And as the attack on the multilateral system and its rules, including most especially international human rights law, intensifies, so too will the risk increase of further mischief on a grander scale. The UN’s collective voice must therefore be principled and strong; not weak and whining, obsessed with endless wrangling over process, the small things, as it is the case today.

If my Office, of which I am very proud, and I, have gotten one thing right over the last few years, it is our understanding that only fearlessness is adequate to our task at this point in time. Not ducking for cover, or using excuses or resorting to euphemisms, but a fearlessness approaching that shown by human rights defenders around the world – for only by speaking out can we begin to combat the growing menace of chauvinistic nationalism that stalks our future.

I appeal to you to do more, to speak louder and work harder for the common purpose and for universal human rights law, to better our chances for a global peace…

Mr President,
People do not lose their human rights by virtue of crossing a border without a visa. I deplore the adoption by many countries of policies intended to make themselves as inhospitable as possible by increasing the suffering of many already vulnerable people. In recent weeks, I have become increasingly alarmed by two issues regarding access for civil society organisations to migrants.

In Hungary, I am deeply concerned about a bill presented to Parliament last month which, if adopted, would effectively criminalize human rights monitoring at borders and within border zones, as well as criminalizing the provision to migrants of information, legal aid and assistance.
The bill would also eliminate or impede judicial review in many cases. It is essential that independent monitoring bodies – including not only all international human rights bodies, but also national human rights institutions and civil society – be able to monitor the human rights situation of migrants without fear or obstruction. These prohibitions, and related measures adopted by the Government of Hungary in recent months, stigmatize and harm migrants in vulnerable situations and those who seek asylum, as well as punishing the admirable work of human rights defenders who seek to help them.

In the United States, I am deeply concerned by recently adopted policies which punish children for their parents’ actions.

In the past six weeks, nearly two thousand children have been forcibly separated from their parents. The American Association of Pediatrics has called this cruel practice “government-sanctioned child abuse” which may cause “irreparable harm,” with “lifelong consequences”. The thought that any State would seek to deter parents by inflicting such abuse on children is unconscionable. I call on the United States to immediately end the practice of forcible separation of these children, and I encourage the Government to at last ratify the Convention on the Rights of the Child, in order to ensure that the fundamental rights of all children, whatever their administrative status, will be at the centre of all domestic laws and policies.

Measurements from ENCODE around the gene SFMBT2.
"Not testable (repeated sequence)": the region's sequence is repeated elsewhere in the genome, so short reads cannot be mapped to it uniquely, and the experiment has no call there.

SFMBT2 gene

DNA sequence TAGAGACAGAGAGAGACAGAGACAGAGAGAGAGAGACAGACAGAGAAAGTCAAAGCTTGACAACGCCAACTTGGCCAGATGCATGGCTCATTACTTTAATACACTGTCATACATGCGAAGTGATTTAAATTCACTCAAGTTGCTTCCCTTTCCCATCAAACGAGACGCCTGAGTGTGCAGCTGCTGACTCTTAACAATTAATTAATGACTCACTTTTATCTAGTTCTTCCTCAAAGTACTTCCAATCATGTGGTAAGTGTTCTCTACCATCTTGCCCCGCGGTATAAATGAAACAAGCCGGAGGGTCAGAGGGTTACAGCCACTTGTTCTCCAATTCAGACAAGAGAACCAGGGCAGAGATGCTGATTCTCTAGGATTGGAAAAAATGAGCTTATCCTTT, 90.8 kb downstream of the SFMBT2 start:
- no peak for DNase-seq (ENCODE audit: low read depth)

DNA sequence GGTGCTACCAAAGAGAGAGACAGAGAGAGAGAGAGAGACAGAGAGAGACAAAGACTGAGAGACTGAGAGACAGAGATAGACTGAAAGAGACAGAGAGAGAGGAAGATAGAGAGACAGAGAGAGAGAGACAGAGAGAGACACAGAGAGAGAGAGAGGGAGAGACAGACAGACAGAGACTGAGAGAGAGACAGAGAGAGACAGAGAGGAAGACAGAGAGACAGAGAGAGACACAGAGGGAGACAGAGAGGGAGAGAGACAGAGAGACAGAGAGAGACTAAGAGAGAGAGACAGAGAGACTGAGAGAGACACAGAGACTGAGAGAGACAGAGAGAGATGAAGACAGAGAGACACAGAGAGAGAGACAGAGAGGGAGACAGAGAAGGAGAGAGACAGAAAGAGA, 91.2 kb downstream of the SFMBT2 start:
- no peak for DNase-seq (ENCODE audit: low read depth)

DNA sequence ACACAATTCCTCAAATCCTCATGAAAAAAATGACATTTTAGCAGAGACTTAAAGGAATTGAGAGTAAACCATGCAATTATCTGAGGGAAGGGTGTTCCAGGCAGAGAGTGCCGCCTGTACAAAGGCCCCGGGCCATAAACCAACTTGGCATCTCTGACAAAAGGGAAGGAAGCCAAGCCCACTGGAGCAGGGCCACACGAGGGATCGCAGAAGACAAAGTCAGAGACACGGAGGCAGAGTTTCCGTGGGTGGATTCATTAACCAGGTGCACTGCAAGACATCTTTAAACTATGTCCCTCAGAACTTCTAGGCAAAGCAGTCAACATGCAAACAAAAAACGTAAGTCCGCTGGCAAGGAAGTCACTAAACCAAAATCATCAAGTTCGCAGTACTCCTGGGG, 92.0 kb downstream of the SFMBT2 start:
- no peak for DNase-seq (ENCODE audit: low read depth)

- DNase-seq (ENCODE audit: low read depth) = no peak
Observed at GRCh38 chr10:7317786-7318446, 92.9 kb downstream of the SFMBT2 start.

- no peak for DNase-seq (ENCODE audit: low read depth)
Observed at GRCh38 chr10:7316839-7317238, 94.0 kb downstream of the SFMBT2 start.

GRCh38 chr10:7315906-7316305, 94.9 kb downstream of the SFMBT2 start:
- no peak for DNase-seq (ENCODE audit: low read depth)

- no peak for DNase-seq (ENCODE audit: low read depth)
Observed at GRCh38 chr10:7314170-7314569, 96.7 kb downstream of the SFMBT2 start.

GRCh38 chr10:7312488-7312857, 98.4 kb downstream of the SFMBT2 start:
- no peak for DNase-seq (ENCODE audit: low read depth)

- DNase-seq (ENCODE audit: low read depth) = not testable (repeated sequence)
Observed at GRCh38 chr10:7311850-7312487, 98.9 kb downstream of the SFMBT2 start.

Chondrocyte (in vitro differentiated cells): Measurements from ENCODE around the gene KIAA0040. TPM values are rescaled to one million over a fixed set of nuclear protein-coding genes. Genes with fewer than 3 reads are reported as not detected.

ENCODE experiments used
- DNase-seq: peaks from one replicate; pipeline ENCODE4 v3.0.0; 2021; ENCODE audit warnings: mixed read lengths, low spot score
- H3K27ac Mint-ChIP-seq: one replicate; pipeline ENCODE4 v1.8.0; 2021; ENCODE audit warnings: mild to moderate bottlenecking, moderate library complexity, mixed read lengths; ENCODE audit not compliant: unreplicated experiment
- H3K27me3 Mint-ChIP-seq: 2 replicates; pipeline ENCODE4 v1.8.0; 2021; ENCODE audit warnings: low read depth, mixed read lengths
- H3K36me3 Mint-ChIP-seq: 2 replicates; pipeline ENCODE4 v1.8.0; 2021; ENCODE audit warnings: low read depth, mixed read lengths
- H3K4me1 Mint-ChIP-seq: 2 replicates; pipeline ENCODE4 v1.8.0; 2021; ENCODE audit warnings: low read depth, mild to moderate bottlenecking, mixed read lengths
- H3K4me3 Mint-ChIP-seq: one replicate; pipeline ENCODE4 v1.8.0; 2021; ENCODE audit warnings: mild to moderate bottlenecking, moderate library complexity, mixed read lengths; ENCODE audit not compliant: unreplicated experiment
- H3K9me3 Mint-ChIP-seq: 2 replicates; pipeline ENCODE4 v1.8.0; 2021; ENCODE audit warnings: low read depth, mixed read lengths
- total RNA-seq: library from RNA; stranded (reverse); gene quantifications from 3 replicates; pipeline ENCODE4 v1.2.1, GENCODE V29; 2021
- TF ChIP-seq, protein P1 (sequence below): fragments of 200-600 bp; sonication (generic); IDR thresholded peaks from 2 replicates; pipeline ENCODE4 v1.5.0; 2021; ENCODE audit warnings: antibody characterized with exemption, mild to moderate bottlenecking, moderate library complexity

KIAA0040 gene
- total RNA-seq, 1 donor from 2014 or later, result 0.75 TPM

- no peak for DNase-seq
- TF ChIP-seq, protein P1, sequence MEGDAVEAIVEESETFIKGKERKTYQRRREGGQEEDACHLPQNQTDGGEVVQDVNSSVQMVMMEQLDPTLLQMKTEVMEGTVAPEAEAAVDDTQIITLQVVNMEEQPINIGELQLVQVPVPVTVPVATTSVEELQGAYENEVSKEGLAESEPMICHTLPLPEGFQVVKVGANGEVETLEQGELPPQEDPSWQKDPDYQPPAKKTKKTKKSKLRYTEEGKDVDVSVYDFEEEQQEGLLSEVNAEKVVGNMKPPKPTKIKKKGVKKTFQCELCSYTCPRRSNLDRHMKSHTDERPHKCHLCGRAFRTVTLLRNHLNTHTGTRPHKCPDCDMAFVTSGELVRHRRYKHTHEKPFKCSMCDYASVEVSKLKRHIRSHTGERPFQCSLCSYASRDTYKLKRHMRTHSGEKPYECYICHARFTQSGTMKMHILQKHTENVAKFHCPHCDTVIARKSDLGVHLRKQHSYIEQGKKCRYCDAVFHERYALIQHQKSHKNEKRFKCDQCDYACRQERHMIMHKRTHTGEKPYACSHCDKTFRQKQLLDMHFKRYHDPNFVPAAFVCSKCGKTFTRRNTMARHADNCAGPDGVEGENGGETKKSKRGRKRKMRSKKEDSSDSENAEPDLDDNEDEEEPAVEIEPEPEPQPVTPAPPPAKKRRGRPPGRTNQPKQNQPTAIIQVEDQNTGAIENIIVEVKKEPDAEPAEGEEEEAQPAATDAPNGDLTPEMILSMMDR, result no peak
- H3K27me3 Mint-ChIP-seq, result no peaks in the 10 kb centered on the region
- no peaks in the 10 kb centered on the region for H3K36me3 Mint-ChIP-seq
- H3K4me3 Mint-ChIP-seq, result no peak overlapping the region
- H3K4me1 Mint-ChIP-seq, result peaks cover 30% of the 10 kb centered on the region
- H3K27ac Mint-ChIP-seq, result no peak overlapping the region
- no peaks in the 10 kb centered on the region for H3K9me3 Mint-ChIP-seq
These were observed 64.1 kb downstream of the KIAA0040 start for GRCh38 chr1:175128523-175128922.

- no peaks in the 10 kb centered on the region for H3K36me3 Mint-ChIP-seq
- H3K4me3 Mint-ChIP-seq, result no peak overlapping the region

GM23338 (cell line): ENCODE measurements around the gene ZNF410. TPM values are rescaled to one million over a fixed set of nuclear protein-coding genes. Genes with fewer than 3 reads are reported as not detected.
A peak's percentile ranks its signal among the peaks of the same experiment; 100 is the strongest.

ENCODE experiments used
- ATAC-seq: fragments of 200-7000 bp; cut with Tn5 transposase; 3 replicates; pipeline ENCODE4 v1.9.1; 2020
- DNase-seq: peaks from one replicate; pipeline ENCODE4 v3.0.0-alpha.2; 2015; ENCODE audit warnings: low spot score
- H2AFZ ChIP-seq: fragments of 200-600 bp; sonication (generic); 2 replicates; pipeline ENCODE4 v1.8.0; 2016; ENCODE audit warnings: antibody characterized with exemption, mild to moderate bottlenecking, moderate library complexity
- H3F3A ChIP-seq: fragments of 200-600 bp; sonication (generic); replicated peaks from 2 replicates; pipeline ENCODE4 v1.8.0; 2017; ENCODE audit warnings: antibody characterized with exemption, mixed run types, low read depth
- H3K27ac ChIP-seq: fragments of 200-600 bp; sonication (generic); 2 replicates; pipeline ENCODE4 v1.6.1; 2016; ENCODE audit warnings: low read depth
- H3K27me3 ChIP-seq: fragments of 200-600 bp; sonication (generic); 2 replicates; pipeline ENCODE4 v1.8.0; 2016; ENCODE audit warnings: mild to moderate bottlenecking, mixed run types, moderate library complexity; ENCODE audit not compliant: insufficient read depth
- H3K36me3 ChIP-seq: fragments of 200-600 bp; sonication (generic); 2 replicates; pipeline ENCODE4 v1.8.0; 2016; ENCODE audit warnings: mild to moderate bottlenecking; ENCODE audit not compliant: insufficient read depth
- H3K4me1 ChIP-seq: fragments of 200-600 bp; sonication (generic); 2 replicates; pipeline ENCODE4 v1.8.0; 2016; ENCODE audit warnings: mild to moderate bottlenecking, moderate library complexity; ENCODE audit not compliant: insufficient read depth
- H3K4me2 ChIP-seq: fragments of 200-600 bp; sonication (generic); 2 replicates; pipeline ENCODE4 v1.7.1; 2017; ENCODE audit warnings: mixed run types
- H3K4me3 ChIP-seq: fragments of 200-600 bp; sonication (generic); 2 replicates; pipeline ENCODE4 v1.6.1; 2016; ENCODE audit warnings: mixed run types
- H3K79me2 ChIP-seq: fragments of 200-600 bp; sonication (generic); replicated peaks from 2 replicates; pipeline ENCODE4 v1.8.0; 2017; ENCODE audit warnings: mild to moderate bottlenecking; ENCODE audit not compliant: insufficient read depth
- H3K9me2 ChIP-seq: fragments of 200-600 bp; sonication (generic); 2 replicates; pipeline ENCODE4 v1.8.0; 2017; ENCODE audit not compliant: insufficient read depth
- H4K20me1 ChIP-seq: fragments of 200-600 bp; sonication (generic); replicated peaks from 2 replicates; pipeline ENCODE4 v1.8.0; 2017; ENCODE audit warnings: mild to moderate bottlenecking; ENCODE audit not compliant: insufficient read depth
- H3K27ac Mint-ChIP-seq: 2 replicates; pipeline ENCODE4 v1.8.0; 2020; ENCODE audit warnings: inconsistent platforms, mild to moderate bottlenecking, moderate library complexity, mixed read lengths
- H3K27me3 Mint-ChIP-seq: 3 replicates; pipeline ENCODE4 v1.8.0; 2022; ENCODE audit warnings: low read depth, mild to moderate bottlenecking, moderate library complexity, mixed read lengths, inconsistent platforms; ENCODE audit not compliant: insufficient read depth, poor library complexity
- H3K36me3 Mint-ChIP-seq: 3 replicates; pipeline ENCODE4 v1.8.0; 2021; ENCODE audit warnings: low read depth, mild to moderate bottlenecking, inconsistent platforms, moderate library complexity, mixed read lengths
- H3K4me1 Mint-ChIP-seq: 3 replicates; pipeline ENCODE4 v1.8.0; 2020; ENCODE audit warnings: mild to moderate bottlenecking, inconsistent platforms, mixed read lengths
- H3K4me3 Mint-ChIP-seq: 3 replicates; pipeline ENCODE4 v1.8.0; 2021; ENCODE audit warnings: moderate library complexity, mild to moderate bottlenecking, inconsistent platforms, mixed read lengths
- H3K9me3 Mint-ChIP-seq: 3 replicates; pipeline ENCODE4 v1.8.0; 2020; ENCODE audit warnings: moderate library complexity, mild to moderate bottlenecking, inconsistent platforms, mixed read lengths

Mr President,
We request access so we can better work to help bring States’ laws and practices in line with the commitments which they themselves have made. Every decision to engage more productively with the human rights system is a decision to create openings towards a more harmonious society – one where there is greater justice, more sustainable peace and better development.

I am heartened by the new areas where access has been achieved over the past year. It is not easy to highlight conflicts which have been averted, violations which have been warded off, and spiralling violence that has been interrupted and diminished. But every step towards greater implementation of the human rights agenda is an act of prevention, which gathers and strengthens the bonds between communities and reinforces inclusive development and peace.
I am convinced that the human rights ideal has been the most constructive movement of ideas in our era – and among the most successful.

Over the past 70 years, a sustained peace has been achieved in and between many societies. Conflicts have been resolved, with respect and through law; a vastly increased number of people have been able to meaningfully express their views, and access education, healthcare and opportunities for development, without discrimination. Some may take these achievements for granted. But they are the enactment of policies – policies and laws that uphold the universal principles of human dignity and equality. And they are not the norm. Every society’s history is bloody with conflict and deprivation: we need only look back a little way to grasp the dangers, which our work averts.

When leaders undermine human rights, and human rights law, this is in no way an act of patriotism. They are eroding the structures which can ensure the safety of their people ¬– pitching their societies backwards into violence, destruction, exploitation and disaster. They are recreating the rule of brute force and exploitation – within countries and between them. True patriotism consists in viewing every State, and humanity as a whole, as a community of mutual responsibility, with shared needs and goals. True patriotism consists of the work of creating tolerant communities, which can live in peace.